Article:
To ensure Canada’s extractive industry meets corporate social responsibility (CSR) guidelines at all of its international operations, this spring the federal government will formally open the Corporate Social Responsibility Counsellor’s office. The counsellor, one of the “four pillars” of the government’s CSR strategy, will work with those already devoted to capacity building in host countries, as well as promote key international CSR performance guidelines and the Centre for Excellence in CSR, one of the other of the four pillars that is being spearheaded by CIM. Work has already begun to shape a public consultation process that will drive the development of the rules of procedure which, in turn, will establish the review process of the counsellor’s office.
Marketa Evans, appointed the first CSR counsellor in late October 2009, is charged with bringing the idea to action. She will communicate the federal government’s expectations regarding corporate conduct of Canadian extractive companies (including mining, oil and gas) abroad, assist companies and stakeholders in the resolution of disputes, and assist with the implementation of CSR performance standards. “The counsellor position is a great opportunity to create a better dialogue between industry and NGOs [non-governmental organizations],” says Evans.
Evans is well-suited to the challenge. As the first executive director of the Munk Centre for International Studies at the University of Toronto, her research and teaching focused on the role of non-state actors in international development and on global corporate citizenship. She helped establish the Devonshire Initiative, a forum for partnership and dialogue between NGOs and the mining sector. Previously, Evans was a corporate banker with a major Canadian financial institution, as well as director of strategic partnerships at Plan International Canada, a world-leading development NGO. She also holds a PhD in political science from the University of Toronto.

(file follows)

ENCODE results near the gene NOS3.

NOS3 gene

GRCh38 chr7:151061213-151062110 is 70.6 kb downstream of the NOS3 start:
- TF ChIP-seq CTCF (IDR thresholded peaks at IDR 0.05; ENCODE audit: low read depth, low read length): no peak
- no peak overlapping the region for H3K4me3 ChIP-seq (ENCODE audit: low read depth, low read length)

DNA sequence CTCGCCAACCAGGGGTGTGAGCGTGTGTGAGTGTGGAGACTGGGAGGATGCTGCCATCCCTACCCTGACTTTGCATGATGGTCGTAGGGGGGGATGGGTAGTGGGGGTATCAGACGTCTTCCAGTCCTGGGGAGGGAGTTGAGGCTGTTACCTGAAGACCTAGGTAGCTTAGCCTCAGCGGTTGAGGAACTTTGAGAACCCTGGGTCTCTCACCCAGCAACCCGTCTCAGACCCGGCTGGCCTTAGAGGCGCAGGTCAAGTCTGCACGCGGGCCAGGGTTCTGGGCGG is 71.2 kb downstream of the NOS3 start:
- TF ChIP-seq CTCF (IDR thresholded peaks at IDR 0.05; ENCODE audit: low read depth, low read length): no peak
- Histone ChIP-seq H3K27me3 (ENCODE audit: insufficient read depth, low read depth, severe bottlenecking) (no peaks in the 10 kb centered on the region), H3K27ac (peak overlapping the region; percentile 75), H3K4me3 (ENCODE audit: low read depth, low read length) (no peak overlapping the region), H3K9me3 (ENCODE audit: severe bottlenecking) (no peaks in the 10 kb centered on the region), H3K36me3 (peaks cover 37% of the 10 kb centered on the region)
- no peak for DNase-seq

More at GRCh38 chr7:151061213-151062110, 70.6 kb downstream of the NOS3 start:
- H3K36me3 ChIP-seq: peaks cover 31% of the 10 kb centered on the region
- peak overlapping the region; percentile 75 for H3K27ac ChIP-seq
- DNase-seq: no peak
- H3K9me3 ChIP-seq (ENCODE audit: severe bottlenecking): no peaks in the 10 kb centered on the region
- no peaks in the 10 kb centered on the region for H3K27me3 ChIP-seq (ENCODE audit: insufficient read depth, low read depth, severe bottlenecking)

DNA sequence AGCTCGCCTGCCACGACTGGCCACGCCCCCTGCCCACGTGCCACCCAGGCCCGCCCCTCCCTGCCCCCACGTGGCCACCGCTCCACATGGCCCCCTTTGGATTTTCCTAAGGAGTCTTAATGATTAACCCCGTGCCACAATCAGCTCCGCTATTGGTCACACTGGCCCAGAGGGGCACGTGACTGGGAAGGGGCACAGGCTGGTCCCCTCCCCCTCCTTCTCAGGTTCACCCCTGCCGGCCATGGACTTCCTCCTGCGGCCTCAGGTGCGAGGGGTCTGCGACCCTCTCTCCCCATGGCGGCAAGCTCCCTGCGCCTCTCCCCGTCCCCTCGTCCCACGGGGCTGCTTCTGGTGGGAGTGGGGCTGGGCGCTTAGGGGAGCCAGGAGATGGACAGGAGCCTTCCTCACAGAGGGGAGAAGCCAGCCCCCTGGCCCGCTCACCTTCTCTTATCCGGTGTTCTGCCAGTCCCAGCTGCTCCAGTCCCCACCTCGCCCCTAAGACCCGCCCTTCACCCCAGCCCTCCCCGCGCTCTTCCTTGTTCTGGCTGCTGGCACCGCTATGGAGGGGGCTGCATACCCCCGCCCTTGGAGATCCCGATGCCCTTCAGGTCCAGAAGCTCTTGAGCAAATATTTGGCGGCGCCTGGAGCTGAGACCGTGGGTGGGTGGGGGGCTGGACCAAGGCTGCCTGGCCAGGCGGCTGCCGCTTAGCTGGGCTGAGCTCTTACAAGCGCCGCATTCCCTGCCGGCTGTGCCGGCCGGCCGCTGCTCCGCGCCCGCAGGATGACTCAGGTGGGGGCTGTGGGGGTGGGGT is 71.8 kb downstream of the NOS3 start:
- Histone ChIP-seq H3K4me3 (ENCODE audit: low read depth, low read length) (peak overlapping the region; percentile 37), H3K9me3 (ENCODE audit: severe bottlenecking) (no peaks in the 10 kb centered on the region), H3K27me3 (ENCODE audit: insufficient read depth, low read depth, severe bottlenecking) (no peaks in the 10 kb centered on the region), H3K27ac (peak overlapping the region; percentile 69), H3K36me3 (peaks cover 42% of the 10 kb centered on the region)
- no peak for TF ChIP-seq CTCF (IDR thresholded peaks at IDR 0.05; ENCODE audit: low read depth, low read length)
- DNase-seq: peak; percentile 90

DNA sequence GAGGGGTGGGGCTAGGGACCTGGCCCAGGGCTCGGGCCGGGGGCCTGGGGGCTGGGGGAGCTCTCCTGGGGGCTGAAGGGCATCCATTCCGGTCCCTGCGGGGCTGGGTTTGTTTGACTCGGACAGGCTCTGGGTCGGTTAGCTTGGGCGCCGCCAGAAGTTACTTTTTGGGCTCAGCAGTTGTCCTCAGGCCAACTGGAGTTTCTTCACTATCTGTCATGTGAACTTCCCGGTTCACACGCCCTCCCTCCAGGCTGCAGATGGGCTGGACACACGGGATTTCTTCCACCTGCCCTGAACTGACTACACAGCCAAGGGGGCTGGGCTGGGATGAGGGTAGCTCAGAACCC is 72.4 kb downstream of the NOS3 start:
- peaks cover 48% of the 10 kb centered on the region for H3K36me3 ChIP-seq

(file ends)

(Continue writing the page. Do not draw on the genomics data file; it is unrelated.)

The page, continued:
“My experience has helped me build a relationship between the private sector and the international development community,” says Evans. “The power of such a relationship can be harnessed for poverty alleviation. Thanks to my work in the banking community, I have a very strong understanding of the private sector perspective, and I can see how the private sector can fit within international development efforts. I like to think I have realistic expectations and understand what drives company motives. For instance, there’s nothing wrong with having a profit motive in what we do — in fact, it makes programs more durable.”
Laying the foundation
A fundamental aim of the government’s overall CSR strategy is to clarify its expectations regarding performance standards. The counsellor will use these to evaluate company performance. As a framework, the government has identified four existing standards it expects Canadian companies to meet: • the World Bank’s International Finance Corporation (IFC) Performance Standards • the Voluntary Principles on Security and Human Rights • the Organization for Economic Cooperation and Development Guidelines for Multinational Enterprises • and the Global Reporting Initiative.
The counsellor is appointed through an order in council, an administrative decision made by the federal cabinet and approved by the Governor General. Serving a three-year renewable term, the counsellor reports to the Minister of Trade. The office enjoys close links with the Department of Foreign Affairs and International Trade, Natural Resources Canada and the Canadian International Development Agency — the three sponsoring agencies of the government’s CSR strategy.